Iraq News

Trade fair funnels Iranian products into Iraq's Kurdish region

By Faris al-Omran

A photo taken last June 22 shows a section of the Iranian trade fair pavilion in the city of Sulaymaniyah in Iraq's Kurdish region. [Sulaymaniyah International Fair]

A photo taken last June 22 shows a section of the Iranian trade fair pavilion in the city of Sulaymaniyah in Iraq's Kurdish region. [Sulaymaniyah International Fair]

Iran has opened a permanent trade fair in the city of Sulaymaniyah in Iraq's Kurdish region, in what analysts see as an apparent bid to extend its hegemony into this area and create a market for Iranian goods.

The fair's three-storey pavilion features about 100 Iranian brands and hosts the offices of 30 companies specialising in sectors as varied as transportation and communications, said Iran's consul general in Sulaymaniyah, Mehdi Shoushtari.

Textiles, bags and shoes are displayed on the first floor of the pavilion, with industrial, electrical, electronic and construction products on the second floor, he said in a February 12 announcement.

The third floor showcases logistics services, insurance, consulting, advertising, marketing and legal support to Iranian companies operating in Iraq, he said.

Women inspect the Iranian food pavilion at the Baghdad International Fair on June 2, 2019. [Baghdad International Fair]

Women inspect the Iranian food pavilion at the Baghdad International Fair on June 2, 2019. [Baghdad International Fair]

The pavilion also includes open spaces for the display of heavy industrial equipment and machinery, cars and road building materials, he noted.

According to Iranian officials, the fair provides an opportunity to introduce Iranian goods and products directly to the Iraqi market, and aims to "strengthen trade relations" between the two countries.

But Iraqi observers told Al-Mashareq they were sceptical of Iran's motives, seeing the opening of the pavilion as yet another attempt to monopolise the Iraqi market and economy and gain control over the Kurdish region's resources.

Iran's quest for monopoly

According to political analyst Adel al-Ashram, Iraq does not stand to gain from Iranian trade fairs, which in fact have a detrimental effect on its economy.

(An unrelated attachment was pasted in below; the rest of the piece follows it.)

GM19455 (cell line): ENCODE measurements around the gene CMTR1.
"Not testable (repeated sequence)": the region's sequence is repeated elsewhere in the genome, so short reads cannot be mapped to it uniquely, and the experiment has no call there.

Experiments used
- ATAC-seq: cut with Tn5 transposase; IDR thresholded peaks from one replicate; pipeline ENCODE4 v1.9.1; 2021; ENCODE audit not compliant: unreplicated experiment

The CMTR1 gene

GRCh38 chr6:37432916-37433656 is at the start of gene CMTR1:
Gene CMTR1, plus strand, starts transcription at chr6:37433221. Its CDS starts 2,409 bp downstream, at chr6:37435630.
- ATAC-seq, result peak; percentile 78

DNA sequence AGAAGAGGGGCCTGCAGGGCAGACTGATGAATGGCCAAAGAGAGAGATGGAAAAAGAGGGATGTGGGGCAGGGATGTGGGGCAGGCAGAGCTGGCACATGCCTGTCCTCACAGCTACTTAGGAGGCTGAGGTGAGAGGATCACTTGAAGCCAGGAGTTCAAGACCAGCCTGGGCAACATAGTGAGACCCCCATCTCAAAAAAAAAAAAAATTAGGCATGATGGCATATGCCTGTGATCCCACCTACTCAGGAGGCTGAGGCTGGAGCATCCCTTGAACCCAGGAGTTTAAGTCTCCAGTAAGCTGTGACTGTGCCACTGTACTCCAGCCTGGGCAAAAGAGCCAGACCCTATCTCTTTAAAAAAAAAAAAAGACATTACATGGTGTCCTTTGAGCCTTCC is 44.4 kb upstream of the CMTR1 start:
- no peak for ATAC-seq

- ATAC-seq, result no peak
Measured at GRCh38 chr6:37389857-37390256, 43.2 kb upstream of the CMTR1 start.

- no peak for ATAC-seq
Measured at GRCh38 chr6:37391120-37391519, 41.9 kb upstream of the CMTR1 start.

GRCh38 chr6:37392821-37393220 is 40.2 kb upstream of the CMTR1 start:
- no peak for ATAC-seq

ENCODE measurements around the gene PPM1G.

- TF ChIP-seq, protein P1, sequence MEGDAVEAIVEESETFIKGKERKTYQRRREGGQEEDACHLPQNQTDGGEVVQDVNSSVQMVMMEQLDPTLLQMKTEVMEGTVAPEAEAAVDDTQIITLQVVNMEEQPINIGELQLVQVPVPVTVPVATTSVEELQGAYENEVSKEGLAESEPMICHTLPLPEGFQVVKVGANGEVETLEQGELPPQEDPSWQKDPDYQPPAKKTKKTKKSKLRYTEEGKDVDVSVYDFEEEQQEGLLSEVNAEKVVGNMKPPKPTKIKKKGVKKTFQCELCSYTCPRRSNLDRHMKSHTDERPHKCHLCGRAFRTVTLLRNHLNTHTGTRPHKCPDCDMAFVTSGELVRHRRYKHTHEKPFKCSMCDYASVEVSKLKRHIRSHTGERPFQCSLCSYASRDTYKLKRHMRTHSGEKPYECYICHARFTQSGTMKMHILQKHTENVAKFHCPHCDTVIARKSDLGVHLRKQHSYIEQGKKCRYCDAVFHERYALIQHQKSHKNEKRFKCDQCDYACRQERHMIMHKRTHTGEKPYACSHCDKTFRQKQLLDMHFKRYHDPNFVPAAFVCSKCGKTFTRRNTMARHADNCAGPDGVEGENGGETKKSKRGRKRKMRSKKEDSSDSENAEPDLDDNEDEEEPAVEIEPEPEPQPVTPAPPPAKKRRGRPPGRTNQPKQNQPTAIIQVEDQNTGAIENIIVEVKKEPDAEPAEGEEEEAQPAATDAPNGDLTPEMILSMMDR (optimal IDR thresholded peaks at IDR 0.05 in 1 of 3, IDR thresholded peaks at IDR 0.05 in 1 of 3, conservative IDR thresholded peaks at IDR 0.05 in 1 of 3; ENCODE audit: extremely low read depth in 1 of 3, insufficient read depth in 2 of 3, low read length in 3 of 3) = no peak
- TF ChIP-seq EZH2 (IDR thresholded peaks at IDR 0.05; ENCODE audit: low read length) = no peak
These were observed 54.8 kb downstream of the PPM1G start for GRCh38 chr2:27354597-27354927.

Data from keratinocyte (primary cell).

Iranian "product dumping" crowds out nationally produced products and can have a substantial negative impact on local producers and small-enterprise owners, he said.

Based on Iranian figures, he said, Iranian exports to Iraq (excluding energy) amounted to $9 billion last year and include agricultural crops, food products, electric appliances, cars and building materials.

Iran now seeks to diversify its exports to Iraq to include medical equipment, medicine, agricultural machinery, furniture and clothing, he said.

Tehran fears Baghdad will boost its domestic production, he said, noting that Shoushtari explicitly stated as much when he announced the opening of the trade centre, during a speech delivered in the Iranian province of Kermanshah.

"We must accept that Iraq intends to support its products," Shoushtari said. "The only way to maintain the export status quo is to have some of our companies turn to producing goods in Iraq."

Iran and its proxies are looking after their own interests at the expense of the economies of the region and exploiting their natural resources, al-Ashram said.

He noted that the profits generated from trade activities are used to fuel terrorism and threaten regional stability.

They do not support economic prosperity, as the Iranian regime claims, he said, but rather serve Iran's expansionist agenda and seek to put the resources of other countries at its disposal.

Iran is acting according to strategic plans that include the imposition of economic hegemony, he said, noting that it plans to open a similar trade fair devoted to the construction sector in the Sulaymaniyah town of Kalar in coming months.

It plans to set up a joint transport company with Sulaymaniyah to facilitate the flow of goods across the border, and it also submitted proposals to establish a free trade zone with the Kurdish region earlier this month, he added.

Iran is working on developing the infrastructure at its border crossings with Iraq, especially with the Kurdish region, al-Ashram said, to facilitate the regional sale of its goods.

A strategy of hegemony

Last month, Iranian official Kiwan Kashifi of the Kermanshah Chamber of Commerce announced, "Sulaymaniyah and Kurdistan are a gateway for trade with Syria and Lebanon as well."

At a March 2 conference, Iranian Trade Development Organisation director Farzad Belten said the Iranian government is seeking to establish a railway link with the southern Iraqi provinces (Basra, Dhi Qar and Maysan).

He pointed to the need to work towards unified management of the Shalamcheh border crossing between the two countries.

"We are seeing the presence of Iranian pavilions in all fairs held in Iraq, and we have a plan to organise specialised fairs to market goods," he added.

Iraqi tribal leader Thaer al-Bayati told Al-Mashareq that trade and the economy are an essential part of "the strategy of hegemony pursued by Iran".

Commercial activities and events serve Iran's objective "of weakening its neighbours and drowning them in crises and economic burdens such as unemployment, poverty and disruption of development", he said.

Iran is using the economic gains achieved to ensure its armed groups continue to be funded so they can continue implementing aggressive projects and spreading havoc and chaos, al-Bayati said.

He said Iran seeks to "monopolise the Iraqi market, destroy the economy and national resources, and create an infrastructure that gives it greater ability to economically penetrate into Iraq and the countries of the region".

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